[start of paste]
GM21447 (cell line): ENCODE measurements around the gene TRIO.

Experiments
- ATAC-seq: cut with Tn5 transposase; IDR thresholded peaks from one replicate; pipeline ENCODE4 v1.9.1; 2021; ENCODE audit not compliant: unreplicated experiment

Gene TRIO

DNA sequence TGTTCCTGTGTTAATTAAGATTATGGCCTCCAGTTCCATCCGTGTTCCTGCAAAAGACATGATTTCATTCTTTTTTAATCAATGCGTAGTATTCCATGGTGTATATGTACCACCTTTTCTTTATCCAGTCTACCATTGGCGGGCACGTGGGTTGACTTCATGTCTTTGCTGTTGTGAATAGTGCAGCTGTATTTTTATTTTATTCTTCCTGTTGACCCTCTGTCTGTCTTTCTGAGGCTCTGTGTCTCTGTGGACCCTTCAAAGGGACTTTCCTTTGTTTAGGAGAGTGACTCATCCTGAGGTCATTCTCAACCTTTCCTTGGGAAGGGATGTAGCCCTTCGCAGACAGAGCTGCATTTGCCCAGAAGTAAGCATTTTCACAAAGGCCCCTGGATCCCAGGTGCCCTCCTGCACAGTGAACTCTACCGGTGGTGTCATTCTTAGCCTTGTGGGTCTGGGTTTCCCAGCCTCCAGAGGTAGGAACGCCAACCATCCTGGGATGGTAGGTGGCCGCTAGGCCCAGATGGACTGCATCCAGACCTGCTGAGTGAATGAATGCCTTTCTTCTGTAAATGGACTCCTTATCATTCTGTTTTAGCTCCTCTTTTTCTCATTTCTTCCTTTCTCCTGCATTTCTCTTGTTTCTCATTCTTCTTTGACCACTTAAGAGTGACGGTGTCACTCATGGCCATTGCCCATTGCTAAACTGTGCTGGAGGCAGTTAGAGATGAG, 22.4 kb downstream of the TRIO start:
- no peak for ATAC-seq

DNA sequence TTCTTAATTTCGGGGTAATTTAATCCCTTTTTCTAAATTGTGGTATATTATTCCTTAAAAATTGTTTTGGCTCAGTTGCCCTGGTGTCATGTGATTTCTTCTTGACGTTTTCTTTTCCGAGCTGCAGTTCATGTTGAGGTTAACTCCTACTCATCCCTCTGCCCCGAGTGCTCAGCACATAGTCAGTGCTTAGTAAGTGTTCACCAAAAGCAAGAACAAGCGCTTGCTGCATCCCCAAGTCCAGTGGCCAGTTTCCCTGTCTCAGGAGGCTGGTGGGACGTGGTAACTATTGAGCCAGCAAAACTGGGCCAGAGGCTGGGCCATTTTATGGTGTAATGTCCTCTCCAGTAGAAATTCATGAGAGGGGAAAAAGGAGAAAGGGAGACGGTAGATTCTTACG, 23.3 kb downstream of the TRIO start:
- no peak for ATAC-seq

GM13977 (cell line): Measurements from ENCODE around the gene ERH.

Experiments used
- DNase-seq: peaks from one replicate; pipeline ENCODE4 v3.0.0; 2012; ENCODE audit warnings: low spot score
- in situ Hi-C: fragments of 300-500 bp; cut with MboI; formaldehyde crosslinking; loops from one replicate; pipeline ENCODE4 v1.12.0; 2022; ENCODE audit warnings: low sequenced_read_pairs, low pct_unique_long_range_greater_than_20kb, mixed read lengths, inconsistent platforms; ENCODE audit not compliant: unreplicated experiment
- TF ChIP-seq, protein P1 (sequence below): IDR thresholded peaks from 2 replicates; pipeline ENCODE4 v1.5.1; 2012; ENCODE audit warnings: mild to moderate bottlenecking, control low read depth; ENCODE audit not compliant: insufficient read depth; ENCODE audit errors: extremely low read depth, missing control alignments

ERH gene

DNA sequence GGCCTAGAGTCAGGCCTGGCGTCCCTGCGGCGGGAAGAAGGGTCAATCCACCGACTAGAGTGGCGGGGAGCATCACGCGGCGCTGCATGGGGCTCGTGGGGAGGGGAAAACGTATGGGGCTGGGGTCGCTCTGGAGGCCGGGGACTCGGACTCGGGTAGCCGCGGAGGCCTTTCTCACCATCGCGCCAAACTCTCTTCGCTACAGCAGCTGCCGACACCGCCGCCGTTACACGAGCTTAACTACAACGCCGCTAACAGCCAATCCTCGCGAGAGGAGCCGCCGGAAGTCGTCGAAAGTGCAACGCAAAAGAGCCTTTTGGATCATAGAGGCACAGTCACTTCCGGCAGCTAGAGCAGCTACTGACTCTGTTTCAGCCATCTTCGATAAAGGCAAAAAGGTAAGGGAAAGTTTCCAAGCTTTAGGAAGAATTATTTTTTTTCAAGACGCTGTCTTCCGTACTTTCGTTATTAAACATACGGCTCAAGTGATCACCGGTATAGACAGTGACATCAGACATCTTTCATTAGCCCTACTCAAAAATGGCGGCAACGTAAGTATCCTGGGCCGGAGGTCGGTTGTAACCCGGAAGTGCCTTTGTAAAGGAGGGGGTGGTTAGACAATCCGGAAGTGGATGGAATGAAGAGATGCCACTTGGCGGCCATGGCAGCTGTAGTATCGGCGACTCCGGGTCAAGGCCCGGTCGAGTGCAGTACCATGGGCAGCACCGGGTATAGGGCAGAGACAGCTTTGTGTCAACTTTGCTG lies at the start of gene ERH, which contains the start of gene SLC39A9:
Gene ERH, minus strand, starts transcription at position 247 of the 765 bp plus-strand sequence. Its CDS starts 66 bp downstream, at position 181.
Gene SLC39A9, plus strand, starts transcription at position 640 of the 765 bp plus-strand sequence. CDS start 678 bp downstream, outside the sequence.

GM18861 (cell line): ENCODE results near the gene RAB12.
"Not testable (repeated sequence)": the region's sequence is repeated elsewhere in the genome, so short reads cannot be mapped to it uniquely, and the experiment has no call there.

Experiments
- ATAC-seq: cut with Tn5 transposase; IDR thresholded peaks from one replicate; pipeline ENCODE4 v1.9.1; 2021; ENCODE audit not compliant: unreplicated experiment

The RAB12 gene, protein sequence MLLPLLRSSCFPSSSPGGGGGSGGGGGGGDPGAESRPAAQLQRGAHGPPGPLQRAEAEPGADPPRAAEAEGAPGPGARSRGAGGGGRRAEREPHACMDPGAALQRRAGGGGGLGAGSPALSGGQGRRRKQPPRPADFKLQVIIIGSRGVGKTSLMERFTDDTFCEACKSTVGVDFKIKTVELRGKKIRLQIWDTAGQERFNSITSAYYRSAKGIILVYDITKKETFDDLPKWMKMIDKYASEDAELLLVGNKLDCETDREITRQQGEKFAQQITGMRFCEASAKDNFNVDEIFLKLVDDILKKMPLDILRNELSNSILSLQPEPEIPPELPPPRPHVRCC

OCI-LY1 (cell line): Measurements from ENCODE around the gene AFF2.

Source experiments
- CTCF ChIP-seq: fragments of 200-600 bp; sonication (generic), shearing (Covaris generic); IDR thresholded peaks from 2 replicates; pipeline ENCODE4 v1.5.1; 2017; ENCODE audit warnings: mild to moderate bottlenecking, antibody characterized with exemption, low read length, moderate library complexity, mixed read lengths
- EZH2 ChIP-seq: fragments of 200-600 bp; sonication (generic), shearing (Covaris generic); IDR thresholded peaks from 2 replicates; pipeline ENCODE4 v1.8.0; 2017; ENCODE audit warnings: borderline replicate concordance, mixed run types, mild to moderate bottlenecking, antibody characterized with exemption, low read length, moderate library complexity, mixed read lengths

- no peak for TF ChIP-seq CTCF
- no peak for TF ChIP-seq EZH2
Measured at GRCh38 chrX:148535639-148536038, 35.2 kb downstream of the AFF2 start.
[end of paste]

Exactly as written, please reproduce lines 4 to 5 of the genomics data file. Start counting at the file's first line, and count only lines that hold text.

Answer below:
Gene TRIO

DNA sequence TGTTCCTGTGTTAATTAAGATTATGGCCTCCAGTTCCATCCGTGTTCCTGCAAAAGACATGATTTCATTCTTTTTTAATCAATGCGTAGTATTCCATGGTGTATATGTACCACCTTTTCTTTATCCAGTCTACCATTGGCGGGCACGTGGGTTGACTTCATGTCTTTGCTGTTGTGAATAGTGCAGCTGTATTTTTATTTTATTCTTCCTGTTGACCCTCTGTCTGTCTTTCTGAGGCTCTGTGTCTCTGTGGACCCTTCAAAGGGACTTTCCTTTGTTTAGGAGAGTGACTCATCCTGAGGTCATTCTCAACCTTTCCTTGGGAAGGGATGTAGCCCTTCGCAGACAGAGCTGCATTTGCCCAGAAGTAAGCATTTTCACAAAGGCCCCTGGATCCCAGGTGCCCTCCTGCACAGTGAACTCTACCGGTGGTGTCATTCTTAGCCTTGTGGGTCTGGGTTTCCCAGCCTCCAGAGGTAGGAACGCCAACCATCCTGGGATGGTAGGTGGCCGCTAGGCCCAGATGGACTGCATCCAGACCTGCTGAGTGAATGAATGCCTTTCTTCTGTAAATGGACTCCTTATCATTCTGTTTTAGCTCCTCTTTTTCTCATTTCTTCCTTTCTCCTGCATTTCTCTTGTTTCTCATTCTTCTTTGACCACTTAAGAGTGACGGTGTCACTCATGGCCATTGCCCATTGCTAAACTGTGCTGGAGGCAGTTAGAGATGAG, 22.4 kb downstream of the TRIO start: